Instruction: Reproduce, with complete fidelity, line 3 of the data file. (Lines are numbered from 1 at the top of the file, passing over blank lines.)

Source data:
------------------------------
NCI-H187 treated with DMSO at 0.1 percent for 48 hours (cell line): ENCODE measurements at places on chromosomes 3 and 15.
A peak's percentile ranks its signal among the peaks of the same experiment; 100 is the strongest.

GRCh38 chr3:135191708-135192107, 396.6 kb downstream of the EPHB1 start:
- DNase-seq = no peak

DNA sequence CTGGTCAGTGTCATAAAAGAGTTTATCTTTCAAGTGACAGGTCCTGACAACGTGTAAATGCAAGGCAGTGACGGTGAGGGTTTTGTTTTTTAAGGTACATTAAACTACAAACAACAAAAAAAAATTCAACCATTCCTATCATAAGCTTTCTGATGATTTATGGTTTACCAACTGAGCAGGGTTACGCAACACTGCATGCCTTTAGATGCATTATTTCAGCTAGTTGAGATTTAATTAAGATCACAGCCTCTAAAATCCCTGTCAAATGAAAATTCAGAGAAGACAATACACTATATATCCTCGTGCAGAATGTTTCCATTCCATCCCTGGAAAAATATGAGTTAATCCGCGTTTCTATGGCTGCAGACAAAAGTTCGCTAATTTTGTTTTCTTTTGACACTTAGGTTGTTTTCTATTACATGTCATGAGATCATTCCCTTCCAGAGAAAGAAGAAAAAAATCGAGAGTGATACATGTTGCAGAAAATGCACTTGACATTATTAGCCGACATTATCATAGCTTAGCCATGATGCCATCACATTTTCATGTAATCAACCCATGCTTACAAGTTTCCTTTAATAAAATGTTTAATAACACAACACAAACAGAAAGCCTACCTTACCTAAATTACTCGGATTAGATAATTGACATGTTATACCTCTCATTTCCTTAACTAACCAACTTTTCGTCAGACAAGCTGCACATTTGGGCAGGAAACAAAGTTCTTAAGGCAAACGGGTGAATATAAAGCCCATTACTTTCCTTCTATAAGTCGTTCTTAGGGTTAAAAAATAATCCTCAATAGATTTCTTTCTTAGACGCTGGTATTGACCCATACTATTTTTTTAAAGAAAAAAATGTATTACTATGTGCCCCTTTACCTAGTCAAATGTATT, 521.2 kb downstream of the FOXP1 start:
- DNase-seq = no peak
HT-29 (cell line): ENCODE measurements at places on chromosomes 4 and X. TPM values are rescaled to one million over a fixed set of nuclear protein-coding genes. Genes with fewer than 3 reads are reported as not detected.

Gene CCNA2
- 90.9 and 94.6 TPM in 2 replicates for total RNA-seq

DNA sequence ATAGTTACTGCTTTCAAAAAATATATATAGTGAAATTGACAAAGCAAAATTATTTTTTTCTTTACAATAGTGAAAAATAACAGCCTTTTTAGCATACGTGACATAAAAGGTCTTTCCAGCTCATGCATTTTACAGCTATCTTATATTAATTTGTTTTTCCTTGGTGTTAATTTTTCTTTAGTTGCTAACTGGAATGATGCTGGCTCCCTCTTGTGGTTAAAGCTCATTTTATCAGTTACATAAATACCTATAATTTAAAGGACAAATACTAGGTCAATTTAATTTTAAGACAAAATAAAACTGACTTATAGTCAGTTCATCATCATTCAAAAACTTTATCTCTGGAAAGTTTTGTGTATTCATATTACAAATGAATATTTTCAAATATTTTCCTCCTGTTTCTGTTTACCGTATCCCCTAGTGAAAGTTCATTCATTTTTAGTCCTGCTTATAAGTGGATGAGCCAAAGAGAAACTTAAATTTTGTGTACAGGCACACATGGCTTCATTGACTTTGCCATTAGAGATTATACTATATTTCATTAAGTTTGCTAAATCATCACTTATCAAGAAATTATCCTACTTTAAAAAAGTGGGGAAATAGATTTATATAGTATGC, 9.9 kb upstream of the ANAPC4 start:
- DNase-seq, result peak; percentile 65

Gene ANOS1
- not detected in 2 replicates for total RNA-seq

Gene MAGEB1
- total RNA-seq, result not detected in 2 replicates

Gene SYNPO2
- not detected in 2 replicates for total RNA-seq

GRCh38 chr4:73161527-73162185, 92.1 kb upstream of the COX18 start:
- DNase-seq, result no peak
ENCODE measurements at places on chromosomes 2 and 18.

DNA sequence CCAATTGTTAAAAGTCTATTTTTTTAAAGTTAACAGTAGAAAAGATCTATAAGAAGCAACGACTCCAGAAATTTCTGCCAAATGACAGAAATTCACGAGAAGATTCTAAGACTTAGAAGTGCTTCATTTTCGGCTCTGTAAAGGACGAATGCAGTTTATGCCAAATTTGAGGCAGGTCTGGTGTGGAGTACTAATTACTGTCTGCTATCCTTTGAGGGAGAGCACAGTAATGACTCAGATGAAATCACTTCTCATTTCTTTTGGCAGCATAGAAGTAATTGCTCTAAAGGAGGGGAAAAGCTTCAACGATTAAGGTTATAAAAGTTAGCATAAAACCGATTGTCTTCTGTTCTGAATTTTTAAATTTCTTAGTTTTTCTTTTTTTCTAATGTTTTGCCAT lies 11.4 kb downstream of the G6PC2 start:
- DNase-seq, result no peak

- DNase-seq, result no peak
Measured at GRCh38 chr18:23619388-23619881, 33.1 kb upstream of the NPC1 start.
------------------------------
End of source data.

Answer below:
GRCh38 chr3:135191708-135192107, 396.6 kb downstream of the EPHB1 start: